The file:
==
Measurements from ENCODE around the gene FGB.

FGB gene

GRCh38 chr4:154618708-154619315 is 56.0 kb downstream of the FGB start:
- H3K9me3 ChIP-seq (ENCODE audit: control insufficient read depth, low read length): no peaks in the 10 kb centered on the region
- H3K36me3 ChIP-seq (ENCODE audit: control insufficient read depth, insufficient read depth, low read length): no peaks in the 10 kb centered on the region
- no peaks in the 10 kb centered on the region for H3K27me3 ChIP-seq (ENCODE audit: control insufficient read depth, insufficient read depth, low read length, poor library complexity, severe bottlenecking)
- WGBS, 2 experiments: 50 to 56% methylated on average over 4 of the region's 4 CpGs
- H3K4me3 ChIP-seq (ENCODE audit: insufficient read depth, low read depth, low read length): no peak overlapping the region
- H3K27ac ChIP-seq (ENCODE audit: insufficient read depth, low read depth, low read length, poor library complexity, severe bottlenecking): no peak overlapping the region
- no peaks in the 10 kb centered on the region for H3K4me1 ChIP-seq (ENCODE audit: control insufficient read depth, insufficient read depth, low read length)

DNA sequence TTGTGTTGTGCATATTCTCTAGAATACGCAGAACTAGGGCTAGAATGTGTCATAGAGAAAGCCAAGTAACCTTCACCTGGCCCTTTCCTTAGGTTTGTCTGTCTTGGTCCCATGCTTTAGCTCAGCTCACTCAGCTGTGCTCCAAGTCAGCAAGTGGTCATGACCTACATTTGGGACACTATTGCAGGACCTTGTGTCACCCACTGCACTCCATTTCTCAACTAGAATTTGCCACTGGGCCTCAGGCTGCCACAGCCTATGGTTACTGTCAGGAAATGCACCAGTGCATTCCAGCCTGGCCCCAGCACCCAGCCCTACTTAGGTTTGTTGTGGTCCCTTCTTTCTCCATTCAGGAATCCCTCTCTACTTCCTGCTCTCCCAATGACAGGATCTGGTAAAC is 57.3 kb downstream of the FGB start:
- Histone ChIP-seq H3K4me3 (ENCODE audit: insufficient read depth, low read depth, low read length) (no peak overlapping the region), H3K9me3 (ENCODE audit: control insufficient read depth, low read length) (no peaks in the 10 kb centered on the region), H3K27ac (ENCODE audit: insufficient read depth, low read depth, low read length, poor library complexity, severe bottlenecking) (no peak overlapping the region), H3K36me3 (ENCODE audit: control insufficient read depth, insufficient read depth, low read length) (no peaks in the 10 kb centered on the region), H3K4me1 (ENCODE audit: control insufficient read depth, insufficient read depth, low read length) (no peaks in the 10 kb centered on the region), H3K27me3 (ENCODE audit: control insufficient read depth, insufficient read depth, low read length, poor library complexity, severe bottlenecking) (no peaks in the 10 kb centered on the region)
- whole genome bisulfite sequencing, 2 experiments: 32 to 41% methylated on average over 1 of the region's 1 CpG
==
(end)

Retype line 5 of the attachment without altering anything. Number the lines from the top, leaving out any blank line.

- H3K36me3 ChIP-seq (ENCODE audit: control insufficient read depth, insufficient read depth, low read length): no peaks in the 10 kb centered on the region